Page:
So do you shoot lots and lots of sports? The kinds of sports that move fast (not bowling or golf…) and erratically? Well, maybe you will have to wait a few years until the EVFs become absolutely instantaneous and maybe you will have to wait until the big fast primes come to m4:3 and other mirror less cameras. I can accept that. But I also think that people who never shoot anything moving faster than their lunch like to trot out these arguments because they don’t like to think about the future and they don’t like to acknowledge change. I look at a lot of portfolios and web sites. Again, not seeing the huge volume of demanding sports imagery.
Finally, two people mentioned the fact that EVFs eat batteries and they mention having day long assignments that mean having to change batteries with an EVF cameras. I laughed my ass off when I read that. Apparently no one remembers the days of pro digital cameras working on metal nickel hydride batteries. My big Kodaks got about 80 shots out of what seemed to be a one pound battery. My buddies who shot with the Nikon D1x carried around five or six batteries to get them through the day and that was a time when there were few third party batteries and the Nikon battery product was something like $ 125 a whack. 
I just bought a couple of extra batteries to use with my Olympus EM5s for a trip this Fall. I bought Wasabi Power replacement batteries for cheap. I can buy two of them with a charger for about $ 25. If I’m shooting with the EM-5 and the battery grip it’s rare not to get through a shooting day without changing a either battery. I bought them for the extraordinary times when I might shoot a crap ton of images and stay late to shoot some more. It takes me a few seconds to change out a battery. This is an argument upon which the entire decision to skip or embrace a system is based upon? Ridiculous. 

But underneath all of the rhetoric it was never my intention to “sell” a system to anyone or to claim that one system was the perfect fit for all humans who photograph. My argument was that EVFs bring some powerful shooting tools to people that make shooting in most situations easier, more satisfying and fun, more controlled and more predictable. EVFs and their “always on” feedback loop of pre-chimping imagery are easier cameras for rank amateurs to use well, and in the hands of skilled users they offer certain advantages that aren’t duplicated nearly as elegantly by various, traditional live view schemes on mirrored cameras. I don’t own stock in any of the mirror-less camera making companies and I’m not out shorting Canon and Nikon stocks on the Nikkei. I’m making observations based on my experience and the feedback I hear (constantly) from well schooled enthusiasts and pros. The leitmotif is that once you’ve pre-chimped with a good EVF you’ll never want to go back. The other verse is, once you’ve shed two thirds the weight of a big kit and still realize that you can take just as great a photograph you’ll never want to go back to being a pack mule. It’s pretty much logical.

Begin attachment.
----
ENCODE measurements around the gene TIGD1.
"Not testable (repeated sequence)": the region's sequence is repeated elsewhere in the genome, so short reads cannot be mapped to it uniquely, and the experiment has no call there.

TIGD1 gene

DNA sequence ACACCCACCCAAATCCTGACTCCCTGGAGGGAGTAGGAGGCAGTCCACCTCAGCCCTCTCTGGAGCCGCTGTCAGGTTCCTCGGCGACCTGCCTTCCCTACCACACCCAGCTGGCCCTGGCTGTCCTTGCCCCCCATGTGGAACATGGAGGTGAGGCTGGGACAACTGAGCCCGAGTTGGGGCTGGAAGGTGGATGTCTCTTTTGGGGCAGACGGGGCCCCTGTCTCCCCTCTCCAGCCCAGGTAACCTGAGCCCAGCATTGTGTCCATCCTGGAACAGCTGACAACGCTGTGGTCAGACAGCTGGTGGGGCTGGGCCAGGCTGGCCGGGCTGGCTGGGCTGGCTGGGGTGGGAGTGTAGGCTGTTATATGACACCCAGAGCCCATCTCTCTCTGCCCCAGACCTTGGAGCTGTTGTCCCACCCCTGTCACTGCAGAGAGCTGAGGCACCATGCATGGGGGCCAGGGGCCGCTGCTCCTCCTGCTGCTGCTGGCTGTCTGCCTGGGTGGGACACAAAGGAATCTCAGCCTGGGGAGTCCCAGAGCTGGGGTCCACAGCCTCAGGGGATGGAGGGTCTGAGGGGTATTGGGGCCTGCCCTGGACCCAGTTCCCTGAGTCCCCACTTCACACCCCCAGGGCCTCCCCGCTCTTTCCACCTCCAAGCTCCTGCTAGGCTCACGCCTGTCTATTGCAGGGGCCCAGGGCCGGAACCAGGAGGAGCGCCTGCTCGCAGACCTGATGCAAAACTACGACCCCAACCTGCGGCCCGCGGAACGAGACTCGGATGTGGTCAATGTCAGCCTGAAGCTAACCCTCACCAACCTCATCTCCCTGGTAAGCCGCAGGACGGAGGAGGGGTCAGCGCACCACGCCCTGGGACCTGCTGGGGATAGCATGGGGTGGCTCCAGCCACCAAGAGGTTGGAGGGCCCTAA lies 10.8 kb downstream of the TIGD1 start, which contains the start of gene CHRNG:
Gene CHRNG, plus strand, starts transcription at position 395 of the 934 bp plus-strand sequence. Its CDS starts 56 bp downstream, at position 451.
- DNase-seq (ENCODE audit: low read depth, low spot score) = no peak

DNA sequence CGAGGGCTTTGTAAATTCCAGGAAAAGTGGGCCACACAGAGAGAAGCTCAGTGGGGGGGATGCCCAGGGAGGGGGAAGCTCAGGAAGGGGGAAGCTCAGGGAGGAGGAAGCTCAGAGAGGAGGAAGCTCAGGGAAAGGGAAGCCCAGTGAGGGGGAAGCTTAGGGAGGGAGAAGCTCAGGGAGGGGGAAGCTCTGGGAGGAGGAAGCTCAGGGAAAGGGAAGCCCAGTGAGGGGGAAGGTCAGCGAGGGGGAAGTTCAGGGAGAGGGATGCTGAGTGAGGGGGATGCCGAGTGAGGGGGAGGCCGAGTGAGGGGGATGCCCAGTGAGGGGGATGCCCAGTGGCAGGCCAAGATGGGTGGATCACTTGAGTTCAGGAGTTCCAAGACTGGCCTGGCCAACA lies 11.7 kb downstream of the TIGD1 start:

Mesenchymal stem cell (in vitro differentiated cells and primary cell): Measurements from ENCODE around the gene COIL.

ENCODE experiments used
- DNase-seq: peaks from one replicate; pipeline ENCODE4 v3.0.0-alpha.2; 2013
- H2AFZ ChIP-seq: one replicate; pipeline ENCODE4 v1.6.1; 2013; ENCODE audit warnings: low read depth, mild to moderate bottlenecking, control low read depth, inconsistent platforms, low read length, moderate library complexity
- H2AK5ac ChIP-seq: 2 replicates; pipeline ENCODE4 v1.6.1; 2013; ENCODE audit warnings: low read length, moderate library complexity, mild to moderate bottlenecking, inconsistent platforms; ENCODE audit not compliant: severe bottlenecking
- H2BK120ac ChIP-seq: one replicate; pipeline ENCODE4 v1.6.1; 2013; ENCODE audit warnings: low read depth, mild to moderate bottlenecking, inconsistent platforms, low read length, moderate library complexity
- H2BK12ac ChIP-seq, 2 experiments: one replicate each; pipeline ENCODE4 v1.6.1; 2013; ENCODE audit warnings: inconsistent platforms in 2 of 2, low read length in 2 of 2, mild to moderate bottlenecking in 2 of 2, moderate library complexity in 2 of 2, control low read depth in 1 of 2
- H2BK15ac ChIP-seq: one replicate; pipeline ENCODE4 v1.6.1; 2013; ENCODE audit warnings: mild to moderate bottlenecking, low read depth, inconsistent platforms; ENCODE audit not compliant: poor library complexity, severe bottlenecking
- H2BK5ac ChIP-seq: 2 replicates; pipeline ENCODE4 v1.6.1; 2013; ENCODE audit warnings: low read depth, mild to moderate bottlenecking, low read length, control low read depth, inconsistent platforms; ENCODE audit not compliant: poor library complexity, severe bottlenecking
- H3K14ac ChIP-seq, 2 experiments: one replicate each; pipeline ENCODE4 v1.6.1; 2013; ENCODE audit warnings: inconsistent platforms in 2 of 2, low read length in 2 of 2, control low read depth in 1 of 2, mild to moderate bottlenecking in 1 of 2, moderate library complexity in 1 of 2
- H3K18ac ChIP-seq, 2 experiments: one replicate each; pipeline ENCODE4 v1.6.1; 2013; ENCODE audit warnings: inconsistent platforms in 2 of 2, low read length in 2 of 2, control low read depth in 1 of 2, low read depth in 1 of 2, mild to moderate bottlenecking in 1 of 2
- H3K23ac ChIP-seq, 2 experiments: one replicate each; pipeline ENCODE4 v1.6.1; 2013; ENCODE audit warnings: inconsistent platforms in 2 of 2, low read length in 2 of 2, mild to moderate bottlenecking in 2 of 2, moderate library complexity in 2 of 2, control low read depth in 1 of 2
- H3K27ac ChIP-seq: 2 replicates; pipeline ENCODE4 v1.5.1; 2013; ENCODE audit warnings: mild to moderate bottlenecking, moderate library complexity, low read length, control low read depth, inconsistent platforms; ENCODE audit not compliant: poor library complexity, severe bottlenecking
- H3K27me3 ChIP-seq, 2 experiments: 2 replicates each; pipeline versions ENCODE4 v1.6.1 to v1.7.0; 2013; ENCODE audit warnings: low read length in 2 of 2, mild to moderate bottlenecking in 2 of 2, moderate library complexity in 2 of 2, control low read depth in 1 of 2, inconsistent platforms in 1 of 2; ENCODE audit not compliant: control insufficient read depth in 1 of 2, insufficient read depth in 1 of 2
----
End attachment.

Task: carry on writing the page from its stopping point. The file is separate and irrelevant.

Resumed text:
But Kirk! You just told us last week that you bought a Nikon D7100. What the hell is up with that? 

I’m in a government program for photographers that’s modeled on the agriculture programs here in the U.S. The government pays me big bucks and gives me tax credits to buy equipment I don’t need and then put it in a boxes and promise never to use it…. (JUST KIDDING). 
But seriously, I do photography for a living and have done so for many, many years. Not all jobs fit one set of cameras and lenses. If I shoot exterior architecture that requires in-camera perspective control I’ll rent (not hire, that’s what you do with people….) I’ll rent a Canon 5D 3 and a couple of perspective control lenses. We don’t have those in m4:3rds. If a client comes to me and asks for files that can, A. be blown up to huge sizes, and, B. Examined at very close viewing distances, I’ll probably rent a medium format cameras and the right lenses. Or, at the least, I’ll rent a Nikon 810 and the right stuff to go with it. But those are just every once in a while situations and those are not cameras I want to use on a day to day basis to shoot stuff that’s largely destined for the web. 
The D7100 fits a special niche. I do shoot a lot of event style stuff.  I need at least one camera and flash in my bag that is great with flash photography. Not pretty good, but great. Fast moving flash. Not set up with slaves or CLS and chimp flash but ready, aim fire, got it, good flash. I wasn’t getting that with my Sonys (which I sold) and I wasn’t getting it with my Olympus or Panasonic cameras and their flashes. I needed it and wanted it so I researched and experimented and liked the D7100 and it’s circle of usable, iTTL flashes. The proof is in the eating of the pudding and my first two jobs that required quick, automated flash went even better and more deliciously than I expected them to. I also used the D7100 for some detailed images of museum artifacts against white backgrounds. Not with the auto flash but with a big studio rig. I chose to use the D7100  because I still have a collection of Nikon macro (micro in Nikon parlance) lenses and, locked down on a tripod in a studio, the live view is good enough. I was shooting for maximum resolution. Sorry m4:3 guys but a good, big 24 megapixel sensor can still do some stuff very well. Especially this new sensor from Toshiba.